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  • 1.
    Johansson, Johanna
    et al.
    Södertörn University, School of Natural Sciences, Technology and Environmental Studies, Environmental Science.
    Ranius, Thomas
    Swedish University of Agricultural Sciences, Uppsala.
    Biomass outtake and bioenergy development in Sweden: the role of policy and economic presumptions2019In: Scandinavian Journal of Forest Research, ISSN 0282-7581, E-ISSN 1651-1891, Vol. 34, no 8, p. 771-778Article in journal (Refereed)
    Abstract [en]

    In this study we review and analyse the policy design of biomass residue outtake in Sweden, focusing in particular on how public authorities specify and motivate rules and guidelines for the extraction of slash and stumps. The results show that the Swedish regulations are built on a mixed approach, including both voluntary, procedural and substantive requirements. The recommendations emphasize many merits of residue extraction, particularly climate change mitigation, new employment opportunities and reduced dependency on energy supplies from abroad. We identify a strong focus on precaution, evident in the risks for undesirable effects on nutritional balance and heavy metals in the soil, on biological diversity and on water quality in lakes and watercourses. The recommendations have remained relatively stable during the last 10 years, but the harvest of forest biomass for energy has varied. The annual harvest rate was positively related with energy prices. Harvest was much more extensive in the south, which is closer to the market. We conclude that economic presumptions have influenced the extent of slash harvest while environmental concerns seem to have limited the extraction of whole stumps. We expect that current levels of residue outtake can quickly change if the energy prices change.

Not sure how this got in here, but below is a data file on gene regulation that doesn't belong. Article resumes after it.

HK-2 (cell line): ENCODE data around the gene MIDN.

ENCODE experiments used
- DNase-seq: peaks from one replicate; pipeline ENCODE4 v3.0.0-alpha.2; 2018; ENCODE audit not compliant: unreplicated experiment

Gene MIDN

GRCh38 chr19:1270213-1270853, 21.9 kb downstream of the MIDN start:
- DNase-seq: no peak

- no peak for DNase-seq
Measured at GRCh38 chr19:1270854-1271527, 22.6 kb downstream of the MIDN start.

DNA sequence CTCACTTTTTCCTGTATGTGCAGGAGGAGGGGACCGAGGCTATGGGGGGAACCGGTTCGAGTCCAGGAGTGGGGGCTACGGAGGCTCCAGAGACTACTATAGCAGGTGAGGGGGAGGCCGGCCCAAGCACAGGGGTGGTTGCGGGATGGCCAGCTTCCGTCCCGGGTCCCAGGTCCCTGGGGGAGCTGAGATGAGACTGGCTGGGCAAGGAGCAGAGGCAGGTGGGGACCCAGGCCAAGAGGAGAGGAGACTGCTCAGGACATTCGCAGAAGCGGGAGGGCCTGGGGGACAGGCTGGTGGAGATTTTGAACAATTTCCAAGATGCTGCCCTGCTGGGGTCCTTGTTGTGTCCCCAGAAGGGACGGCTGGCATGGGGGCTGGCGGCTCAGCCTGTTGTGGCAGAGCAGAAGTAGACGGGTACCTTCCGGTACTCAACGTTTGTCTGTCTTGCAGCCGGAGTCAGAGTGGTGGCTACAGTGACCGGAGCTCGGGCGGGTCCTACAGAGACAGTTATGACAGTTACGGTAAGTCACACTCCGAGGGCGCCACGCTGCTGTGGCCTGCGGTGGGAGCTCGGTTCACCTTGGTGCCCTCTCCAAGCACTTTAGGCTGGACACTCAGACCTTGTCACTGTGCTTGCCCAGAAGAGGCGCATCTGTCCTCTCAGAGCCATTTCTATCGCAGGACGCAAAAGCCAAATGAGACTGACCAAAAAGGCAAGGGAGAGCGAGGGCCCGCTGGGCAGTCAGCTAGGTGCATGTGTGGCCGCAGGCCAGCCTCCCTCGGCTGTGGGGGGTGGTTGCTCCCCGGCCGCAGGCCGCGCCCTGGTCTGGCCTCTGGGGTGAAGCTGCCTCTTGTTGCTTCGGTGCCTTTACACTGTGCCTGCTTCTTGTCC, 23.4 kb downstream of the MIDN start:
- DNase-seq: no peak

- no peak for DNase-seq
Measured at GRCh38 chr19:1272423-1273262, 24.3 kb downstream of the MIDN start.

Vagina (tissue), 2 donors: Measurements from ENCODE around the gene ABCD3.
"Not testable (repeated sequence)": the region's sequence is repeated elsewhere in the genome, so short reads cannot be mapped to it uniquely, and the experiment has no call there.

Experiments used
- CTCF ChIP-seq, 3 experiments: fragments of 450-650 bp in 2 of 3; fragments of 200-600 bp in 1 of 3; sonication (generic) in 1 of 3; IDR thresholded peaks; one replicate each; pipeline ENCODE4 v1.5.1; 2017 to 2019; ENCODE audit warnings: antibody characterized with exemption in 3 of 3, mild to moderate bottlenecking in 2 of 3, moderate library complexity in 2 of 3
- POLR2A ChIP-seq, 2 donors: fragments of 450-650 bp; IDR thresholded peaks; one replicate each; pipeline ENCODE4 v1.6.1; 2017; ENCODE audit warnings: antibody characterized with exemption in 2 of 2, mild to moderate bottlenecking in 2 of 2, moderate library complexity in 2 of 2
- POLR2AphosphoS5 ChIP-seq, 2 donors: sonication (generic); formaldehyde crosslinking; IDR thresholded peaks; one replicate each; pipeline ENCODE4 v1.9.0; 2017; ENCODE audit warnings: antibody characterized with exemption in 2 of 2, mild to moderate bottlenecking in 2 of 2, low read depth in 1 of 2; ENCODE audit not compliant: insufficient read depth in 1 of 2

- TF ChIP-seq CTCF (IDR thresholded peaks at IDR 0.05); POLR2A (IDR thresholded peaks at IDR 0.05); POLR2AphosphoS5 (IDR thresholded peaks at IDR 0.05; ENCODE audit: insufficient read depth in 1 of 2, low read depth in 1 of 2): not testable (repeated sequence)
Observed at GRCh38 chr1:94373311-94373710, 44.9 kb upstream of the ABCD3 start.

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  • 2.
    Lidskog, Rolf
    et al.
    Örebro universitet.
    Johansson, Johanna
    Södertörn University, School of Natural Sciences, Technology and Environmental Studies, Environmental Science.
    Sjödin, Daniel
    Örebro universitet.
    Wildfires, responsibility and trust: public understanding of Sweden's largest wildfire2019In: Scandinavian Journal of Forest Research, ISSN 0282-7581, E-ISSN 1651-1891, Vol. 34, no 4, p. 319-328Article in journal (Refereed)
    Abstract [en]

    Wildfires present a growing risk to many countries, and climate change is likely to exacerbate this risk. This study analyzes how people directly affected by a wildfire understand its causes and consequences, as well as the future risk of wildfires. The point of departure is that social understanding of wildfires has an important influence on the consequences that emerge in the wake of a wildfire. The empirical case analyzed here is the largest forest fire in modern Swedish history, and the material basis of the study is a postal survey to all individuals directly affected by the fire. The results revealed a complex picture of the respondents’ understanding of the wildfire. Even if the fire was human caused, there was little blame toward forest companies and fire departments. Many positive consequences, such as a long-term increase in biodiversity, were attached to the disaster, and there was a belief that organizations will learn from it and take action to limit wildfires in the future. Simultaneously, the majority of the respondents believed that climate change may lead to an increased risk of forest fires in the future. These findings illustrate the complexity of people's perceptions of the fire and its aftermath.

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